LAGRANGE, Ga. -- The rare bird that attracted hundreds of bird lovers to West Point Lake last month died of acute aspergillosis, an infection caused by the growth of a specific type of fungus.
The Ivory Gull, whose habitat is typically in the Arctic area, was spotted at the lake last month and captivated visitors for days before it died.
Steve Holzman, of the U.S. Fish and Wildlife Service, said in an e-mail that a necropsy conducted at the Southeastern Cooperative Wildlife Disease Study at the University of Georgia revealed the bird had aspergillosis.
Holzman said it was also evident the bird was thin but not emaciated and there were no signs of physical injury, contrary to reports from visitors that the bird had a broken wing. He also reported the doctor conducting the necropsy said the gull's recovery, even if it had been captured, would have been unlikely due to the severity of the infection.
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David Barr, U.S. Army Corps of Engineers ranger at West Point Lake, said once the bird is mounted it will be returned to the lake, where it will be on display for about three months. Barr said currently the bird is at a taxidermist in Atlanta. He estimates it will be returned to the lake some time next month. It will be displayed in the West Point Lake Visitors Center.
According to information posted online by the New York Department of Conservation's Wildlife Pathology Unit, the spores that cause aspergillosis are everywhere, so a bird often is exposed to them, but its immune system usually fights off infection.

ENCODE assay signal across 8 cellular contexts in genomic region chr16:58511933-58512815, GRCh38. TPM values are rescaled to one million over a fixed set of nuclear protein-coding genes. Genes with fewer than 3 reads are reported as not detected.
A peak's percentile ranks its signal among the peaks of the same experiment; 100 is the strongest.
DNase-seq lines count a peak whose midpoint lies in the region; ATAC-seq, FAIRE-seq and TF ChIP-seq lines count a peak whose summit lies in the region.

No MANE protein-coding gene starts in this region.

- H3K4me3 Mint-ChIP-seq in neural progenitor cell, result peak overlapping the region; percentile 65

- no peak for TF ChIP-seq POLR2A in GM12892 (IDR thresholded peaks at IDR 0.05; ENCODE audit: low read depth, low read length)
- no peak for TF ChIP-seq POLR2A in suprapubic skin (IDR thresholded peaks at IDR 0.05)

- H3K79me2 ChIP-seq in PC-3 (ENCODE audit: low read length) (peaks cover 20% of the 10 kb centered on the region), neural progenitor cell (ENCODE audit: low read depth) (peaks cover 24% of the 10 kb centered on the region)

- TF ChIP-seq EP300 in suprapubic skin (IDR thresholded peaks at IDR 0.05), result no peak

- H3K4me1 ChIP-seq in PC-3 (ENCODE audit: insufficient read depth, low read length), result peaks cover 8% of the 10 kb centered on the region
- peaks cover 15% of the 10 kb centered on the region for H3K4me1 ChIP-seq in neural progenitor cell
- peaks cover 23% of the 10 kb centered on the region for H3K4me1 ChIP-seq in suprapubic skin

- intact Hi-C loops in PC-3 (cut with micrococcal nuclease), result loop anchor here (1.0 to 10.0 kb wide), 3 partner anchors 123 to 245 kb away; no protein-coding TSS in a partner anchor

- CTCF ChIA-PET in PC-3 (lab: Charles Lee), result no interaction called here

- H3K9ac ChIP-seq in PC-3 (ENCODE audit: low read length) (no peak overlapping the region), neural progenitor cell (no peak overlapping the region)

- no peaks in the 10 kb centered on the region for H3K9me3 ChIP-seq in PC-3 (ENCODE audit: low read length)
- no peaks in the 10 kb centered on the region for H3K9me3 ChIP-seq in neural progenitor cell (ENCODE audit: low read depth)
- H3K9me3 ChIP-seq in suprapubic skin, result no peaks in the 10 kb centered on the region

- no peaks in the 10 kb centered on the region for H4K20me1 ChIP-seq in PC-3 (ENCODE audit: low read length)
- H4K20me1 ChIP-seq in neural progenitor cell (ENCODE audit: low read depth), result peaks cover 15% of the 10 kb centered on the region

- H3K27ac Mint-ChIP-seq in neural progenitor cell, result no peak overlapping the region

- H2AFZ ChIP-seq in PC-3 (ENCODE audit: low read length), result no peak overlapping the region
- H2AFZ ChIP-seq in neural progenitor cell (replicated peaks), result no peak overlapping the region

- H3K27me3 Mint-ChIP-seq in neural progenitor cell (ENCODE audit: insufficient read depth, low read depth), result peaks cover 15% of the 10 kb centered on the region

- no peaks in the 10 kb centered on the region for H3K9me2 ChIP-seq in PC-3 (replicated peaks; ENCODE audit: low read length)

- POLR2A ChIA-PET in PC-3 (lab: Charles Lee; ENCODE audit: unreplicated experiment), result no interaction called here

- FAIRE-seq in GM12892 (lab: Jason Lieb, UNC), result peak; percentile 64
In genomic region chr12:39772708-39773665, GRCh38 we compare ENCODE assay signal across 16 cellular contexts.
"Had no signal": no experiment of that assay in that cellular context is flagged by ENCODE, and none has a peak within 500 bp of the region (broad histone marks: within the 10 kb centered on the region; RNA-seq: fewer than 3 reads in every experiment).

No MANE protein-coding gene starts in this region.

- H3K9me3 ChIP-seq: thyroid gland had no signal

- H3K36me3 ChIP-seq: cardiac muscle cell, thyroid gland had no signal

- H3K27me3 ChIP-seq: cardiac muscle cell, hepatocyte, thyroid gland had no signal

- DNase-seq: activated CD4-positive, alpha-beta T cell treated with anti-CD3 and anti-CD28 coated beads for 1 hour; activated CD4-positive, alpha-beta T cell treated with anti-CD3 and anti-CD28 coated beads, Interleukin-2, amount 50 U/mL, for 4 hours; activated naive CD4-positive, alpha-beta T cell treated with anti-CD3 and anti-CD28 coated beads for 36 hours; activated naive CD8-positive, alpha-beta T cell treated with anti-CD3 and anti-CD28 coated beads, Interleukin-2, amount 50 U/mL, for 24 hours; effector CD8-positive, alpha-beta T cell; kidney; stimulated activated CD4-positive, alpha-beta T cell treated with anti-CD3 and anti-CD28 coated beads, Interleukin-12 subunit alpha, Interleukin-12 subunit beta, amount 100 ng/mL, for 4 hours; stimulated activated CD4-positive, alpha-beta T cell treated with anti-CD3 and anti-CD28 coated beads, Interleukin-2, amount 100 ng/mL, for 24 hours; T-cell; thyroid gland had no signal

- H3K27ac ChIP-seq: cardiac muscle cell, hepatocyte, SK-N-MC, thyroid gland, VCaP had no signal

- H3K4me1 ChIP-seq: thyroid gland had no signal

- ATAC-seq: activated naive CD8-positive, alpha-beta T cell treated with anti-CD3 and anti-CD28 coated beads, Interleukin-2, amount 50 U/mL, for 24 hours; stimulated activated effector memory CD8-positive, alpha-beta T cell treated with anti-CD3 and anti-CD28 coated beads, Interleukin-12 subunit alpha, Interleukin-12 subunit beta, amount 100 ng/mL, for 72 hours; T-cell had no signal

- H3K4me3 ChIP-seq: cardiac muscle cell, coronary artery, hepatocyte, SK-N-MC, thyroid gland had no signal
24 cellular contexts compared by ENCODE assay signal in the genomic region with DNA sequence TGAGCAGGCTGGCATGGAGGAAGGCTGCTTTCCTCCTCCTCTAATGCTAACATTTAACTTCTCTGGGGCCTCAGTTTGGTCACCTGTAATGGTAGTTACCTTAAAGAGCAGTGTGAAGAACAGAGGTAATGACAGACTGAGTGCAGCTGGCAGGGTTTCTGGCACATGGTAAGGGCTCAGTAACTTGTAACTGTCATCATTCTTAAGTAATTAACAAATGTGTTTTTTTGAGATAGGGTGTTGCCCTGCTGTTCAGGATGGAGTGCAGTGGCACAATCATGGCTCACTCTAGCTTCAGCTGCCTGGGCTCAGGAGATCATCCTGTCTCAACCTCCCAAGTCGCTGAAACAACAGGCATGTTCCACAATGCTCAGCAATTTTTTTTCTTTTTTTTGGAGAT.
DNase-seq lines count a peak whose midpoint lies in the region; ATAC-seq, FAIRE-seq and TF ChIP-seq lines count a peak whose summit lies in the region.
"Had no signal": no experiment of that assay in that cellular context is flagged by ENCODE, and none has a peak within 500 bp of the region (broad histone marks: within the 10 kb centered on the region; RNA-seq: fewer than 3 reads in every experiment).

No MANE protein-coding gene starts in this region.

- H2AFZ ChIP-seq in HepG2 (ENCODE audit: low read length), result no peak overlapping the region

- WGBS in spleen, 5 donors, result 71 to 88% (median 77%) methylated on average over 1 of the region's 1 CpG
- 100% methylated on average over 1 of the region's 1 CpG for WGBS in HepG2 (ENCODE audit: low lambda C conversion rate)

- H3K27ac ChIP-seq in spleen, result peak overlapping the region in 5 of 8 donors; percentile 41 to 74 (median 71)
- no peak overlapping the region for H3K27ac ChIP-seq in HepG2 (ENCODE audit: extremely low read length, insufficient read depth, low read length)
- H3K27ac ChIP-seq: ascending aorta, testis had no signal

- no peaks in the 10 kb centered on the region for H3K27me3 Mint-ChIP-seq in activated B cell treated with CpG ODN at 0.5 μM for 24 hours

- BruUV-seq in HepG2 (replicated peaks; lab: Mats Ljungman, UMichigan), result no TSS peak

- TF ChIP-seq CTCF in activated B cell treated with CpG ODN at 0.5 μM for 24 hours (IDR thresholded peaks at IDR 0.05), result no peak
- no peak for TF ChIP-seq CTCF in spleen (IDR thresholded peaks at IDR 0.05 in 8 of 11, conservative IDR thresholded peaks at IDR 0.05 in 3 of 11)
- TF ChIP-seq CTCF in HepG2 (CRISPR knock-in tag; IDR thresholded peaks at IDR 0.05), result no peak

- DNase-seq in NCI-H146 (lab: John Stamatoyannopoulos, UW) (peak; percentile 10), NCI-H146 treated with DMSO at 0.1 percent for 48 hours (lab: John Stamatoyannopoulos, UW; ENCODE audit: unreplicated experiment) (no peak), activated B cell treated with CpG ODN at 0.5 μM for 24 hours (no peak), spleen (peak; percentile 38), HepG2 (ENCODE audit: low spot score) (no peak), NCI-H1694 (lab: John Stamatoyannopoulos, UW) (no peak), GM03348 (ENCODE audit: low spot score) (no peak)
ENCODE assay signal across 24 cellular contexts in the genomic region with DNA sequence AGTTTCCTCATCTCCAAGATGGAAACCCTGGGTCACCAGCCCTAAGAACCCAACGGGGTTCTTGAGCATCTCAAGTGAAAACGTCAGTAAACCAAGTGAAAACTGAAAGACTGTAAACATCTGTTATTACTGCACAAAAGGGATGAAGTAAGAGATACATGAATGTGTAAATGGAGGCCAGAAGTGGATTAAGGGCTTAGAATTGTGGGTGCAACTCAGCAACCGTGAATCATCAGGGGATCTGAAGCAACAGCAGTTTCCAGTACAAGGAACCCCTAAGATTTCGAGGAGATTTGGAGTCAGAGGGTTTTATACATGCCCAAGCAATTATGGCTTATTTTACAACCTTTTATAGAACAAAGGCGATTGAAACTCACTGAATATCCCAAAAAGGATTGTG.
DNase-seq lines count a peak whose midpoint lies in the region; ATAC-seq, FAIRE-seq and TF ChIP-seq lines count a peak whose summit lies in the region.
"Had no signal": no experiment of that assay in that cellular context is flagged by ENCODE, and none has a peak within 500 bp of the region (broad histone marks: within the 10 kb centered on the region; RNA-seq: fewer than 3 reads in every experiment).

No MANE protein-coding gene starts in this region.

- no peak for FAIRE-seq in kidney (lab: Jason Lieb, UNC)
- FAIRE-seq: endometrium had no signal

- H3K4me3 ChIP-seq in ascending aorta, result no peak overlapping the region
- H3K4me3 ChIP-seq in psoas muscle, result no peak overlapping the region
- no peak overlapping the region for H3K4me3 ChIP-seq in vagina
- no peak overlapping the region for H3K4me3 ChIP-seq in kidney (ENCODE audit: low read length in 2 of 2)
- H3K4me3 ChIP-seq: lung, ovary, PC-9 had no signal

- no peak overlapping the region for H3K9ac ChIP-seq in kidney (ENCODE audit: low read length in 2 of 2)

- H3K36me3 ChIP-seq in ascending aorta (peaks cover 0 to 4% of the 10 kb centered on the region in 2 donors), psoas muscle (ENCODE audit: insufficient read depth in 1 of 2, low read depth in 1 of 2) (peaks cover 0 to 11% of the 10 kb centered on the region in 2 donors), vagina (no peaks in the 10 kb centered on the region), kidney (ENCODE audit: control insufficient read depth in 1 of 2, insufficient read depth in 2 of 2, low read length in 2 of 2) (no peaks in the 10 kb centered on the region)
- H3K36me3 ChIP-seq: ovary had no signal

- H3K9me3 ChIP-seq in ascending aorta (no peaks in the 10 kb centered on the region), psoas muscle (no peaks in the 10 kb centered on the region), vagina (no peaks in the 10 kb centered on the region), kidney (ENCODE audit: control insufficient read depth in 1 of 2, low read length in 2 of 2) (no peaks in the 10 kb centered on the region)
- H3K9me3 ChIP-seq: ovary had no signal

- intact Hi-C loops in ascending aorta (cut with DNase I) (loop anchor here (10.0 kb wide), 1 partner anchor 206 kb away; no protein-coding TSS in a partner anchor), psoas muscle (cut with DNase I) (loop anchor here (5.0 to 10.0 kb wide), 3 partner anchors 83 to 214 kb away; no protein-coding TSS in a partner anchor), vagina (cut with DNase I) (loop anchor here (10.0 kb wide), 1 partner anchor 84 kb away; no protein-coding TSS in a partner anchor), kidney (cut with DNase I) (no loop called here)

"The chronic form of the aspergillosis generally occurs in birds that have been weakened and stressed by malnutrition, injury, other disease, or exposure to toxicants.... Chronic aspergillosis typically starts as small plaques on air sac walls," the pathologists report. "Plaques may grow, coalesce and completely cover the interior lining of air sacs. They may also form large rubbery masses that envelop blood vessels, particularly in the vicinity of the heart. Mature lesions often include sites of spore production, manifested by a dusty-looking, gray-blue-green surface; i.e. looks like fruiting mold on spoiled food. Despite the fairly long-term growth in parts of the respiratory tract, actual lung involvement seems to occur only in the terminal phase of disease progression. Clinically, birds with chronic aspergillosis are thin (especially breast muscle), and are often reluctant to fly or are incapable of sustained flight."
The Web page continues: "The acute form of the disease is triggered by inhalation exposure to massive numbers of spores.... Acute aspergillosis directly affects the lungs and is characterized by the development of small (1-3 mm diameter), yellow-white nodules throughout the lungs. The disease progresses rapidly over a period of several days and the birds typically die without noticeable weight loss. People who feed birds have been traditionally warned about feeding birds moldy birdseed or bakery products."